2.4. Anthropometric Measurements
Bodyweight and height were measured to the nearest 0.1 kg and 0.1 cm, respectively, in a fasting state the morning of day 2 and day 3 using a digital scale with a stadiometer (DC-250; Tanita Co., Ltd., Tokyo, Japan). BMI was calculated as kg/m2.
2.5. Subjective Appetite Assessment
Participants’ appetite (hunger, fullness, desire to eat, and capacity to eat) was evaluated subjectively using visual analogue scales [22
]. These scales were completed on day 2 (before breakfast, 30 min after breakfast, before lunch, 30 min after lunch, before dinner, and 30 min after dinner) and day 3 (before breakfast and 30 min after breakfast). Hunger and fullness, desire to eat, and capacity to eat were rated on a 100-mm line preceded by the question.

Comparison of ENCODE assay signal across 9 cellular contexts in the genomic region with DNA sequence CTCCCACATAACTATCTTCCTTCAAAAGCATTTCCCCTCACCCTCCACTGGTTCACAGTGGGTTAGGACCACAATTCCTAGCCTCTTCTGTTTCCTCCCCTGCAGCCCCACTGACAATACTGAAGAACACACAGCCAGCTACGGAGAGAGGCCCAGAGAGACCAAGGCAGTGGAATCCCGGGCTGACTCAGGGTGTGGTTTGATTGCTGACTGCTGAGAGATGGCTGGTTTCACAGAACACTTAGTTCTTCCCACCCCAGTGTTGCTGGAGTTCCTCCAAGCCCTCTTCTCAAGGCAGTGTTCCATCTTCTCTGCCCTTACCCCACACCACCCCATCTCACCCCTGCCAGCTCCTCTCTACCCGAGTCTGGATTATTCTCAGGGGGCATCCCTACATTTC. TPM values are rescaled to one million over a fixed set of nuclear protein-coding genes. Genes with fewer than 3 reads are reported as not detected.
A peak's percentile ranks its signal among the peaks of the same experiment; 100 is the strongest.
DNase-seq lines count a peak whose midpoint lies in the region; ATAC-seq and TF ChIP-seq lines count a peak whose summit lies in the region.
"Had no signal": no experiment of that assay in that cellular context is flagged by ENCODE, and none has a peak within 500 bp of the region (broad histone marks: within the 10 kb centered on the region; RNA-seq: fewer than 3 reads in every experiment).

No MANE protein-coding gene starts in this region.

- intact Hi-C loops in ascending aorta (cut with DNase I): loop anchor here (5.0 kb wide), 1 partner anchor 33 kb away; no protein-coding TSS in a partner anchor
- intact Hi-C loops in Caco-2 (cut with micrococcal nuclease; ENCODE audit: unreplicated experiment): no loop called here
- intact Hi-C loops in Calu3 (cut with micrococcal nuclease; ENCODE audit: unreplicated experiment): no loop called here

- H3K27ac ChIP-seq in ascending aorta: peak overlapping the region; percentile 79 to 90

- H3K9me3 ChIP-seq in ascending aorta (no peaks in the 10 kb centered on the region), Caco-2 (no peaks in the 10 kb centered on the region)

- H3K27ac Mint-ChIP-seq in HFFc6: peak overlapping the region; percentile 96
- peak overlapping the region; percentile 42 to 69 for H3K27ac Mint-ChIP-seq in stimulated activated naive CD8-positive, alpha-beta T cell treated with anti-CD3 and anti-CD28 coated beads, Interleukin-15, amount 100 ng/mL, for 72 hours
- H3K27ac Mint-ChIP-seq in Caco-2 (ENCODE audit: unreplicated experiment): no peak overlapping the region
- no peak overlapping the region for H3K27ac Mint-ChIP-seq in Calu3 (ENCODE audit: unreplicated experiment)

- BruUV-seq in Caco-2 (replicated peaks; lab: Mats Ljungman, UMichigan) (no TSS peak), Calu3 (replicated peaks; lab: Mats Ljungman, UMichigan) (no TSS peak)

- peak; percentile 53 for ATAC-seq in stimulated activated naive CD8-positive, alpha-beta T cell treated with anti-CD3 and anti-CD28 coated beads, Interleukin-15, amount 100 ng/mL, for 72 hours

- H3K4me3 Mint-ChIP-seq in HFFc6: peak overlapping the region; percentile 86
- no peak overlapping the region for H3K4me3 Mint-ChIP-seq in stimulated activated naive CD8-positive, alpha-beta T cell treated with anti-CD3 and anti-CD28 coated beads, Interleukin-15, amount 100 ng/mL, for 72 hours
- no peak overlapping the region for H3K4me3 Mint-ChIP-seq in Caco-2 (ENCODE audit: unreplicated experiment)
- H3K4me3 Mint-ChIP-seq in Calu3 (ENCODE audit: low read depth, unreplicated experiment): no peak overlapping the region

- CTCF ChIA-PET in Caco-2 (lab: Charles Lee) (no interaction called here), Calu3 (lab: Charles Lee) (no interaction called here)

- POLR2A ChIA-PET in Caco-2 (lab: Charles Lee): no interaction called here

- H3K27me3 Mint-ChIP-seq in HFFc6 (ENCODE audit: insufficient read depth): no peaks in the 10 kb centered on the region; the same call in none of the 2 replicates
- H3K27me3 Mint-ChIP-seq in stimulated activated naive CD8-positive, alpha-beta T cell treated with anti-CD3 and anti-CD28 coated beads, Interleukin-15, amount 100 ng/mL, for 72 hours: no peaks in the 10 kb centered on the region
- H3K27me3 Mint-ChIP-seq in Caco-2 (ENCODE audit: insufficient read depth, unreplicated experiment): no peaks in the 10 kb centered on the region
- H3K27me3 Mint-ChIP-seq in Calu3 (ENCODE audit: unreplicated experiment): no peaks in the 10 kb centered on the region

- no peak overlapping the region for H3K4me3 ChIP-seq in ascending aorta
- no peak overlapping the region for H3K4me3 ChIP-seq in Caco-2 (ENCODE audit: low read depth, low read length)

2.6. Test Meal
Estimated energy requirements were calculated by multiplying the basal metabolic rate by physical activity levels. The estimated basal metabolic rate was calculated using the formula from Ganpule et al. [23
]. Physical activity was assessed using the International Standardized Physical Activity Questionnaire prior to the survey [24
]. Each meal contained between 1500 and 2500 kcal and was within 200 kcal of the estimated energy requirement. The same meal was provided for both the early dinner and the late dinner, and contained 15% protein, 25% fat, and 60% carbohydrate. Participants were instructed to each breakfast at 8:00, lunch at 12:00, a snack at 15:00, and dinner at 18:00 (early) or 21:00 (late). Participants were asked to consume each meal within 15 min, and were allowed to consume the various foods included in each meal in any order they wished.
2.7. Physical Activity
Steps were counted using a tri-axial accelerometer (HJA-750C Active style Pro; Omron Healthcare, Kyoto, Japan) [25